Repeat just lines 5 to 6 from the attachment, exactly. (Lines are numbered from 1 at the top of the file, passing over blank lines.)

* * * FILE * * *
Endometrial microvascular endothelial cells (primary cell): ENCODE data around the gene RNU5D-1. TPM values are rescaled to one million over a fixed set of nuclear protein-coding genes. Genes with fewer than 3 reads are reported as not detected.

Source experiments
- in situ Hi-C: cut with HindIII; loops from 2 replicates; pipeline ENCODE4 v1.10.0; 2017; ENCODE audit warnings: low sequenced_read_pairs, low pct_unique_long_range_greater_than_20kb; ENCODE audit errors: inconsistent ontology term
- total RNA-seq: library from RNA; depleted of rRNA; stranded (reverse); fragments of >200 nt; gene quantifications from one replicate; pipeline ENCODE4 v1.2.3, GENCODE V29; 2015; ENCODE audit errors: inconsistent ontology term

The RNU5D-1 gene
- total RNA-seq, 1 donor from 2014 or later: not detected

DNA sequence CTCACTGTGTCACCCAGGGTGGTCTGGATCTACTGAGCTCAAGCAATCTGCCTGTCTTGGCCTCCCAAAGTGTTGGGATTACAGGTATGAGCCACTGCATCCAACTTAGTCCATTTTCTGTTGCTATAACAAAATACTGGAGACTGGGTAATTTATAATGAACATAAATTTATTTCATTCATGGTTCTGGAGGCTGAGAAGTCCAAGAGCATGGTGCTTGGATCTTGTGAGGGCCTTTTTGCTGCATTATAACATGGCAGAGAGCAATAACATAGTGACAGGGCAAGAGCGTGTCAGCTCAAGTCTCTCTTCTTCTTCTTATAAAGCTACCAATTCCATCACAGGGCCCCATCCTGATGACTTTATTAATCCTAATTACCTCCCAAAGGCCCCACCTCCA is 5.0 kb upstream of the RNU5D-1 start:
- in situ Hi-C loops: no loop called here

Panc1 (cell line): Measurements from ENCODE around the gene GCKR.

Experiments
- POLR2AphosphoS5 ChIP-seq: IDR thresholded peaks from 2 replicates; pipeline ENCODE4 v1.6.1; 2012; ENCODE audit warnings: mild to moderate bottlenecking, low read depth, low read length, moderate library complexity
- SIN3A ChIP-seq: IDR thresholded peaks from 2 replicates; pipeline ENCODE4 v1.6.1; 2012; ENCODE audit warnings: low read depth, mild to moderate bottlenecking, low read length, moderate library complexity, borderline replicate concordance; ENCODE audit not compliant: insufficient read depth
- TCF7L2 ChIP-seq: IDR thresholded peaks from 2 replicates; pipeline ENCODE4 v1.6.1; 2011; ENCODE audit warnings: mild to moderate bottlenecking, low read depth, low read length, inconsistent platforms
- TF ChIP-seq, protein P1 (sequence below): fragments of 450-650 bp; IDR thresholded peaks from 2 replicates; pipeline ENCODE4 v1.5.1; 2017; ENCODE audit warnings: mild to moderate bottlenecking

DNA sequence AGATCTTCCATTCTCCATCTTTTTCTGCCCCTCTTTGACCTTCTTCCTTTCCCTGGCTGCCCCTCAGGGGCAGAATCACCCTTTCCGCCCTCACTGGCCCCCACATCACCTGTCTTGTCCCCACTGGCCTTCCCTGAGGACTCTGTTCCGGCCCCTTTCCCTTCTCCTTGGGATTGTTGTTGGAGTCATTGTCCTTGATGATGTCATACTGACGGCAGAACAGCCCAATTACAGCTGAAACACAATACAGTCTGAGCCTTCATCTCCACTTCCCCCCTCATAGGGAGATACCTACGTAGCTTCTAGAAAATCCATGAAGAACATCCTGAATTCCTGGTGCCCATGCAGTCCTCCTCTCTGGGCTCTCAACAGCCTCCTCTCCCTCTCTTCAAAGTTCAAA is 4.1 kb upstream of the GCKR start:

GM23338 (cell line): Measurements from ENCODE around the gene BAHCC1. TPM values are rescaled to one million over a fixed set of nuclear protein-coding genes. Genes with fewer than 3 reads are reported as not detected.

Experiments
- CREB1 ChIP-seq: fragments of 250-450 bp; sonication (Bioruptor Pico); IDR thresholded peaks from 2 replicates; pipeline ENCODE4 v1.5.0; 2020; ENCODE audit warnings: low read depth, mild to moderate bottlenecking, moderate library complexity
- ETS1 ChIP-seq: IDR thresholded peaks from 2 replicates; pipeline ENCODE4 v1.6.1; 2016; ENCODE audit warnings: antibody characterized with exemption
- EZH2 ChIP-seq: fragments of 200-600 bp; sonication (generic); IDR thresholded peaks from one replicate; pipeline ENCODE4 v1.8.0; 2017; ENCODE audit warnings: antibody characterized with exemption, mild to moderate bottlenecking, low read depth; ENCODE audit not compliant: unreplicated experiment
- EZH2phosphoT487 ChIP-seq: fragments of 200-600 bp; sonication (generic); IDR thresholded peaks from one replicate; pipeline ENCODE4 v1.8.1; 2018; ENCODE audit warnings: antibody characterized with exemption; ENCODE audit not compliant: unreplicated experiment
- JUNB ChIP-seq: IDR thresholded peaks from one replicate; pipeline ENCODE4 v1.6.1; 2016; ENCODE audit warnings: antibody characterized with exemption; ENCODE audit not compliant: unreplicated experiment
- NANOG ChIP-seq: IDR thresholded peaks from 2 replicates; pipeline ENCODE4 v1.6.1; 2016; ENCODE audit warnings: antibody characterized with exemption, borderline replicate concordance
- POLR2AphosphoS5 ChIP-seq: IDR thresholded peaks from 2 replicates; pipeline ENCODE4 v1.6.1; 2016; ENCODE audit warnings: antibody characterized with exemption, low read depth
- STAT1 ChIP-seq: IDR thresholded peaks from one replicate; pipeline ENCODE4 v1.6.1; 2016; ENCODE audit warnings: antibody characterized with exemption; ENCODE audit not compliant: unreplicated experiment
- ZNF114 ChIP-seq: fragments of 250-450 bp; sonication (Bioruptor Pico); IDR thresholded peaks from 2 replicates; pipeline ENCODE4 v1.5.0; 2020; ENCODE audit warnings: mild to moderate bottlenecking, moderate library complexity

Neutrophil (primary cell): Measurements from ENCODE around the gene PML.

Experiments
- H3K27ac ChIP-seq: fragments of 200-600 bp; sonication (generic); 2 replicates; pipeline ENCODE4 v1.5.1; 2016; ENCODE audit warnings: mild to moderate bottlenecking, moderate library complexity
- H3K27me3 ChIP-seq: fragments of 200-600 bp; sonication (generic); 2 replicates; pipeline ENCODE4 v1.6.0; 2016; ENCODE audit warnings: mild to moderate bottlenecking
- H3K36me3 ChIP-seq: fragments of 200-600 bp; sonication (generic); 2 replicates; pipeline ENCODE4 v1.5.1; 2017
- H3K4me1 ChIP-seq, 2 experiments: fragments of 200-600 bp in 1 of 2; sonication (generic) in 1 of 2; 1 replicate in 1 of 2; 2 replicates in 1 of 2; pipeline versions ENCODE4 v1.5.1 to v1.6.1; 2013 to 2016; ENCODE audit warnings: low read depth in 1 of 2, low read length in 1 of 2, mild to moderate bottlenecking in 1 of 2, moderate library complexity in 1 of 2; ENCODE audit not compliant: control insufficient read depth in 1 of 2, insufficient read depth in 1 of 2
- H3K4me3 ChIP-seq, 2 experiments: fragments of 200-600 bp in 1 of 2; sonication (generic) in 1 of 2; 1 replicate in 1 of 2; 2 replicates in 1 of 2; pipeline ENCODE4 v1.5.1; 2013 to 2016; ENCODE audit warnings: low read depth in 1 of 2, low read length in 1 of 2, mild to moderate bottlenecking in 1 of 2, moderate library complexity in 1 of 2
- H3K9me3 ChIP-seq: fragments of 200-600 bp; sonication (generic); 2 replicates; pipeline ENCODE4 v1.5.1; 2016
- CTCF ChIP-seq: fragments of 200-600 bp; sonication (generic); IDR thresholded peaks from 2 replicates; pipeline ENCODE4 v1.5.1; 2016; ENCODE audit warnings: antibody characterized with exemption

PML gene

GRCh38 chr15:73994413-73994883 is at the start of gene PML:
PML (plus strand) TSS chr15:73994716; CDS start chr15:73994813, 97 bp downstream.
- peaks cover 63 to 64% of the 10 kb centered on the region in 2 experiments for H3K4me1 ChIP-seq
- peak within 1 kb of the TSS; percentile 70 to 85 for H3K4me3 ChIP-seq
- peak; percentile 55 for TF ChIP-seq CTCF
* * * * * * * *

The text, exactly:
The RNU5D-1 gene
- total RNA-seq, 1 donor from 2014 or later: not detected